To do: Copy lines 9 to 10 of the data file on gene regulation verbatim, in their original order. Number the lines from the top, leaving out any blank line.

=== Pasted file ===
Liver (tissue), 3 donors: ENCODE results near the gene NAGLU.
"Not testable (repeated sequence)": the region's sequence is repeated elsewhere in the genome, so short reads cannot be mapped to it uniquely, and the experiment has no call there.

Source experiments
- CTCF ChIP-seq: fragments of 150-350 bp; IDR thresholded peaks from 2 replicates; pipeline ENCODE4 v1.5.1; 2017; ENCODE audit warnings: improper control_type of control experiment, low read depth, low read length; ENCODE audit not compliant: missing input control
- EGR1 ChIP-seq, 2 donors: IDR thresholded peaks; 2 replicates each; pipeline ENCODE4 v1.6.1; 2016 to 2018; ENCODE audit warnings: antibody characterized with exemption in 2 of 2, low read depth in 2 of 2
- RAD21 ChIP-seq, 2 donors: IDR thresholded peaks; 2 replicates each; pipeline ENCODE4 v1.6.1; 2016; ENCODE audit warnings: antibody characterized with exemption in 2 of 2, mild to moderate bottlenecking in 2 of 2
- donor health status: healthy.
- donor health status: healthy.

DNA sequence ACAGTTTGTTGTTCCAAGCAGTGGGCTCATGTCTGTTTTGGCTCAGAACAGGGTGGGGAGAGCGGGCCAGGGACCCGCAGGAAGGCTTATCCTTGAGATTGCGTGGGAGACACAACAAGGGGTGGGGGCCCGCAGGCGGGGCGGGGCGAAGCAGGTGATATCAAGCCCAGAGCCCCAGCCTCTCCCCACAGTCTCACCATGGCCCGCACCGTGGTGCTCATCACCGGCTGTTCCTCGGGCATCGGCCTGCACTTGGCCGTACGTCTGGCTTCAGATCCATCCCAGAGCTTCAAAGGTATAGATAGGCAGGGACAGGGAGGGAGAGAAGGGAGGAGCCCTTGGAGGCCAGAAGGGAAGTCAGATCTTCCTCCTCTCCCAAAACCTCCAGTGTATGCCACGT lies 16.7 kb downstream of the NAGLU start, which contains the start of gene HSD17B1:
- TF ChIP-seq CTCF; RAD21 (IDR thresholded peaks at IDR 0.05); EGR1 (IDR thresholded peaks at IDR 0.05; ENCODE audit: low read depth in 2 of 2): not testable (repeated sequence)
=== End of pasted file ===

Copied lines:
DNA sequence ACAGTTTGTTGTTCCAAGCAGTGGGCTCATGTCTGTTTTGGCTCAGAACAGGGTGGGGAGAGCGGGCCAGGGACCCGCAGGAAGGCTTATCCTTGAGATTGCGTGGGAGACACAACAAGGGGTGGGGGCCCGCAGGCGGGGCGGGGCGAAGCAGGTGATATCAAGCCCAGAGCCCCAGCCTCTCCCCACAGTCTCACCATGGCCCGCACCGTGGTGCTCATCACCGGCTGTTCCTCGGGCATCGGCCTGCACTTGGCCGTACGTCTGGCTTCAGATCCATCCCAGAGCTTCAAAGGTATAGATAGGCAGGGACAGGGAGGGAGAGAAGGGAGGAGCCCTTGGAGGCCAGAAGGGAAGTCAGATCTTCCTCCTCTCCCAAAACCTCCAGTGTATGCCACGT lies 16.7 kb downstream of the NAGLU start, which contains the start of gene HSD17B1:
- TF ChIP-seq CTCF; RAD21 (IDR thresholded peaks at IDR 0.05); EGR1 (IDR thresholded peaks at IDR 0.05; ENCODE audit: low read depth in 2 of 2): not testable (repeated sequence)